If any tobacco company even hinted that smoking is as benign as inhaling vapor from a solution of propylene glycol with nicotine, that company would find itself in a courtroom the next day, defending itself against charges of fraud.
Apparently, however, a physician can make precisely the same claim with impunity.
Last week, a Stanford pulmonologist claimed that it is unclear that smoking is any more harmful than vaping. According to an article in the San Francisco Chronicle:
"There are a lot of public health questions surrounding the use of e-cigarettes, but one thing is not in question - they are becoming a popular alternative to tobacco cigarettes. ... But nicotine, whether from a cigarette or an e-cigarette, is "a known addictive agent that is not helpful in any way," said Dr. Daya Upadhyay, former assistant professor of pulmonary critical care at Stanford. So she says she encourages her patients to quit smoking entirely rather than switch to e-cigarettes. She added that e-cigarettes still contain toxic chemicals. "We can't say yet whether it's less harmful than tobacco," she said."
The Rest of the Story
Claiming that it is unclear whether smoking is any safer than vaping is equivalent to claiming that it is not clear whether smoking is any safer than using a nicotine inhaler.
Both electronic cigarettes and nicotine inhalers deliver essentially "clean" nicotine: nicotine with just a few other chemicals. Neither product has undergone long-term studies to determine whether they produce any long-term adverse effects in terms of respiratory irritation or carcinogenesis. Both products deliver nicotine via inhalation. While electronic cigarettes generally deliver nicotine from a propylene glycol or glycerin solution, nicotine inhalers generally add menthol. While the long-term effects of propylene glycol are not clear, neither are the long-term effects of menthol. The nicotine in both products is derived from tobacco, and thus contains trace levels of carcinogens: tobacco-specific nitrosamines.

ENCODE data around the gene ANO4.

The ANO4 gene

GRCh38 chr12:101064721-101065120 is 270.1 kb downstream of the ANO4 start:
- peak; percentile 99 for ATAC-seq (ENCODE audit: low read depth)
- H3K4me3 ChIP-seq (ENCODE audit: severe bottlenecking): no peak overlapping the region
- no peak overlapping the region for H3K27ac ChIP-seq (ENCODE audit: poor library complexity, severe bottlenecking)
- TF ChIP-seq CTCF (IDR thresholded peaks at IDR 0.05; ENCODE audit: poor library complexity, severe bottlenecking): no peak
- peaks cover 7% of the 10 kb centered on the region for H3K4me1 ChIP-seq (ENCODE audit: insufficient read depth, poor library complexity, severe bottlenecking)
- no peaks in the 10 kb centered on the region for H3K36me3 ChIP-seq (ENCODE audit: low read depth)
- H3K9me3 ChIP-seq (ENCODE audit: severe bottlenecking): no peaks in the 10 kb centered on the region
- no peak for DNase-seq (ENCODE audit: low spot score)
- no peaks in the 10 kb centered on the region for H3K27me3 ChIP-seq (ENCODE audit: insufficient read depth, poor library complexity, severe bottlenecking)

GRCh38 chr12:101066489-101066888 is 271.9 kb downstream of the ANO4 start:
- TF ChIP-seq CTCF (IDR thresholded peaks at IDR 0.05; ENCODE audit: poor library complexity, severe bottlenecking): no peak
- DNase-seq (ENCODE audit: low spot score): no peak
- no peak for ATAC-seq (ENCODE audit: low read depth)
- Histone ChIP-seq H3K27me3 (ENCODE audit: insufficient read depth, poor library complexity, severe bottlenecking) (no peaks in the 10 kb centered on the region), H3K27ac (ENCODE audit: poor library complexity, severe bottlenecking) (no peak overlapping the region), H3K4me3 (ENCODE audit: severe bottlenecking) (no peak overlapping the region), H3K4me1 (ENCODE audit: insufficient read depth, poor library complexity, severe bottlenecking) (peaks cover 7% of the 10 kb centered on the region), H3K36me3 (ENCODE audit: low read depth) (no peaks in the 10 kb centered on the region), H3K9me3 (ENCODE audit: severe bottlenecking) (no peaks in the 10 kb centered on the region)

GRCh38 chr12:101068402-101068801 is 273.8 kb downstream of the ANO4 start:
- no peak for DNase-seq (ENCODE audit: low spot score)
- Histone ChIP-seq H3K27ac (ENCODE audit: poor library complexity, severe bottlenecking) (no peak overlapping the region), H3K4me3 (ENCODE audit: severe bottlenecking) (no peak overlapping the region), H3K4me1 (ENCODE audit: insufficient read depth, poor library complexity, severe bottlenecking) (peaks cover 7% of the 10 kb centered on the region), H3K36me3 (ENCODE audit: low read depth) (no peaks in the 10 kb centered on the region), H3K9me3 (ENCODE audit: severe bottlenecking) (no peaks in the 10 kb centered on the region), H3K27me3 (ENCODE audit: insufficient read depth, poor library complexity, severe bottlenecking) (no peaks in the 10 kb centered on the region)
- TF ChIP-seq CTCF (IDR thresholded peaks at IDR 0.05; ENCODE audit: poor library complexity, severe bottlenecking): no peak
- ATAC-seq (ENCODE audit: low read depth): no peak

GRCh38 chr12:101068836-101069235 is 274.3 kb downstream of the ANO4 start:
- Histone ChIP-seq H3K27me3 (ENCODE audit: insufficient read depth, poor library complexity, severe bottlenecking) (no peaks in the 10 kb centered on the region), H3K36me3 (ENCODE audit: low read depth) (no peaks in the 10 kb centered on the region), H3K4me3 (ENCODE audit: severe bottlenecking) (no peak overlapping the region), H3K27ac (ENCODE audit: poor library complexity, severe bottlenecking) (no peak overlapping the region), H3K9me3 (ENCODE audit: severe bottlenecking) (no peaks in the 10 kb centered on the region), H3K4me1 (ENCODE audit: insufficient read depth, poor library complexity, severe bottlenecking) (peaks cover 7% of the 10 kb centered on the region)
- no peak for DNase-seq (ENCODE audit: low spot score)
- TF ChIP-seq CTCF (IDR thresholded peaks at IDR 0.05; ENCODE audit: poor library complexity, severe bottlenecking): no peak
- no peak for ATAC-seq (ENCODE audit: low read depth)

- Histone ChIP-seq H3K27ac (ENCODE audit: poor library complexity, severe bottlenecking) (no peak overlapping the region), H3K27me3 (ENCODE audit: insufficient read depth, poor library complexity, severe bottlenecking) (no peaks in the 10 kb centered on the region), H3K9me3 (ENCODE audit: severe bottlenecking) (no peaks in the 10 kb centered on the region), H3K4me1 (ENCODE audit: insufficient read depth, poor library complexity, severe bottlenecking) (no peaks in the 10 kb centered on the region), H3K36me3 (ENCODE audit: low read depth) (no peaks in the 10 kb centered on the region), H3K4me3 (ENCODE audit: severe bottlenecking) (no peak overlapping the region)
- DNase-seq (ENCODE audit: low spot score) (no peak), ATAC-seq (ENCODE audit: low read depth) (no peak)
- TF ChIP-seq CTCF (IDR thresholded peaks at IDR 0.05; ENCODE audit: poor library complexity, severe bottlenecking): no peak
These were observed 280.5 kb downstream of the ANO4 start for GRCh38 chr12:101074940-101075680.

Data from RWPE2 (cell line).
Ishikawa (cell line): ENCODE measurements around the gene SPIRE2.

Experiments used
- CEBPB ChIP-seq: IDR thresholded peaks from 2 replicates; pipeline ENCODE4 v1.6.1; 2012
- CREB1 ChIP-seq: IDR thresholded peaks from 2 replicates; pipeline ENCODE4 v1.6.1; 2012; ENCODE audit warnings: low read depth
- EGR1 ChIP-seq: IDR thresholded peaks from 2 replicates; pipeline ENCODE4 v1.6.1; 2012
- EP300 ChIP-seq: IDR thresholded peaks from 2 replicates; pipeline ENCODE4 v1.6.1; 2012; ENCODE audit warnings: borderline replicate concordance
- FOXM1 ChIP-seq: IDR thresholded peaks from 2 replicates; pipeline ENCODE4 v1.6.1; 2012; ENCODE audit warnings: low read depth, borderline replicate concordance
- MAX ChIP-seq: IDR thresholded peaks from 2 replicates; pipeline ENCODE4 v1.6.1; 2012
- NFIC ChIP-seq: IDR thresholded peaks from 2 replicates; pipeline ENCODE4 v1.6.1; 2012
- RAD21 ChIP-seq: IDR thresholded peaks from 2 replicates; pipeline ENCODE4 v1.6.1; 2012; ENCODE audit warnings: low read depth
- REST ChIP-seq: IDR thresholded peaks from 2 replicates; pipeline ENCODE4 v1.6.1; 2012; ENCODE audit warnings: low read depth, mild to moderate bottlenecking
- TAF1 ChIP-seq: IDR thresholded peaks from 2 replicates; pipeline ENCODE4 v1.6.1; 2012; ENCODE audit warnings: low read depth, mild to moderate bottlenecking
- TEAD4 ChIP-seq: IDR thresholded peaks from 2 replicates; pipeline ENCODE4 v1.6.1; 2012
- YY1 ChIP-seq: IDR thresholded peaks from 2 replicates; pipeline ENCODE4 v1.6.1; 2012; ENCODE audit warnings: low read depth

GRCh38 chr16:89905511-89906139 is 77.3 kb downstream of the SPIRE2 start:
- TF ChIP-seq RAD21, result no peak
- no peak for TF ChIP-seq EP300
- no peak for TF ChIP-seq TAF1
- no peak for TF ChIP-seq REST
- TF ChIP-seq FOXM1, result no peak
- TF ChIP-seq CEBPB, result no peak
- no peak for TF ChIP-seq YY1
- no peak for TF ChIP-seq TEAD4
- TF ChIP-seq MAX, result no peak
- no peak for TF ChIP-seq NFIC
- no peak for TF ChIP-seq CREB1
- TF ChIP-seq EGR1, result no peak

Imagine, however, that a physician instructed a patient not to quit smoking using a nicotine inhaler because it is not clear that the use of the inhaler is any safer than continuing to smoke. This would almost certainly be considered malpractice.
But the rest of the story is that this is exactly the same advice that some physicians are apparently giving patients regarding electronic cigarettes. To instruct a patient that he or she should not quit smoking using electronic cigarettes because it is not clear that doing so is any safer than continuing to smoke is contrary to the overwhelming medical science. It is a claim that represents, in my opinion, malpractice.
Perhaps the most important excerpt from the article is the following:
"Companies do not market the product as a smoking cessation tool because that would put it in a category of products, like nicotine gum or patches, that the Food and Drug Administration regulates. But a British study out last month showed that 75 percent of the 1,400 e-cigarette users who responded to a survey said they've entirely replaced tobacco cigarettes with e-cigarettes."
What is there not to like about that? Huge numbers of smokers are completely switching from tobacco to electronic cigarettes. In other words, thanks to e-cigarettes, they are successfully quitting smoking.
You would think that physicians and public health practitioners would be jumping for joy. But unfortunately, the health of smokers is not the paramount concern of all of our health professionals. Instead, the ideology of opposing anything that "looks" like smoking has overtaken in prominence the concern over the best interests of the health of smokers.
The rest of the story is that the health of smokers is being sacrificed to the blind adherence to an ideology: anything that looks like smoking is evil.